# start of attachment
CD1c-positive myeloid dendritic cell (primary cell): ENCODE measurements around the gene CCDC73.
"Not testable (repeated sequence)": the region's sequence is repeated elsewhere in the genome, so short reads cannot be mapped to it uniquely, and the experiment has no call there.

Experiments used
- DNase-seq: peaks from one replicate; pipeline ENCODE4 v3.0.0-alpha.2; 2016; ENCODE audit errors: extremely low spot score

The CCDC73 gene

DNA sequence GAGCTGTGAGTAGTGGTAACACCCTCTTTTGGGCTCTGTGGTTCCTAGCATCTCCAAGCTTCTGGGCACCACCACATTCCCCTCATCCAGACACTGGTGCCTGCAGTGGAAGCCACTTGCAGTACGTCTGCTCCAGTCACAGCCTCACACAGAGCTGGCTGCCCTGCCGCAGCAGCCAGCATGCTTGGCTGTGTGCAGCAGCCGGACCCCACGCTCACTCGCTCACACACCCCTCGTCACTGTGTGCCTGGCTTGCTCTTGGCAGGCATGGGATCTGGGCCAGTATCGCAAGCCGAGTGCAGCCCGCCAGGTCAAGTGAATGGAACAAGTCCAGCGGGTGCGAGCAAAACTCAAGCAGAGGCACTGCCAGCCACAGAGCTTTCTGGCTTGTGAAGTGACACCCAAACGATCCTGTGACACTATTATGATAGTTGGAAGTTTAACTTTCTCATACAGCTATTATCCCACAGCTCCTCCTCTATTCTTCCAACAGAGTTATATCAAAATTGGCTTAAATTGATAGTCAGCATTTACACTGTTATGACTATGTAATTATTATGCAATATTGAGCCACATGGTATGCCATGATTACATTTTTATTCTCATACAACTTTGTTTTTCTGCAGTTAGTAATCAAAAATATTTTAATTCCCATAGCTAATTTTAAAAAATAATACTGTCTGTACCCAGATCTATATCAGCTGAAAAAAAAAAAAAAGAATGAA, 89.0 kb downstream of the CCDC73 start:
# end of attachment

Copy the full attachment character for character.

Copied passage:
CD1c-positive myeloid dendritic cell (primary cell): ENCODE measurements around the gene CCDC73.
"Not testable (repeated sequence)": the region's sequence is repeated elsewhere in the genome, so short reads cannot be mapped to it uniquely, and the experiment has no call there.

Experiments used
- DNase-seq: peaks from one replicate; pipeline ENCODE4 v3.0.0-alpha.2; 2016; ENCODE audit errors: extremely low spot score

The CCDC73 gene

DNA sequence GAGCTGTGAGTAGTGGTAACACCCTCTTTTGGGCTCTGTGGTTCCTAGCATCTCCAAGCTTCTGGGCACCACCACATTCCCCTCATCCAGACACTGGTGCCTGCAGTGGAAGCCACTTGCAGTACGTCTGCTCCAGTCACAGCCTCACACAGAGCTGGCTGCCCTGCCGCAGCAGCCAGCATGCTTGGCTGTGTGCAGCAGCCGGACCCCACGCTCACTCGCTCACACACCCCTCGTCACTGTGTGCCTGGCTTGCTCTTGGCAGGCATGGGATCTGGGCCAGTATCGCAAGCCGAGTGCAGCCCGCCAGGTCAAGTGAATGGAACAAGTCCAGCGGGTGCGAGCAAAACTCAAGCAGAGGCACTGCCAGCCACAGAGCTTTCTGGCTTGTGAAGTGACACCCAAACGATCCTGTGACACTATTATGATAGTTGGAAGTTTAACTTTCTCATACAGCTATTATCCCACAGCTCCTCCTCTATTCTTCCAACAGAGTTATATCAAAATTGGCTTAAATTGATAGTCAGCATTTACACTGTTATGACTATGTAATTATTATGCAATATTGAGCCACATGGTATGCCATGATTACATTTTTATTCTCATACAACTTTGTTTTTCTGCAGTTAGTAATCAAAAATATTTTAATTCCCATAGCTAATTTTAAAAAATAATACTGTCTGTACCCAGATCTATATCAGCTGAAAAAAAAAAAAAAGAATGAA, 89.0 kb downstream of the CCDC73 start: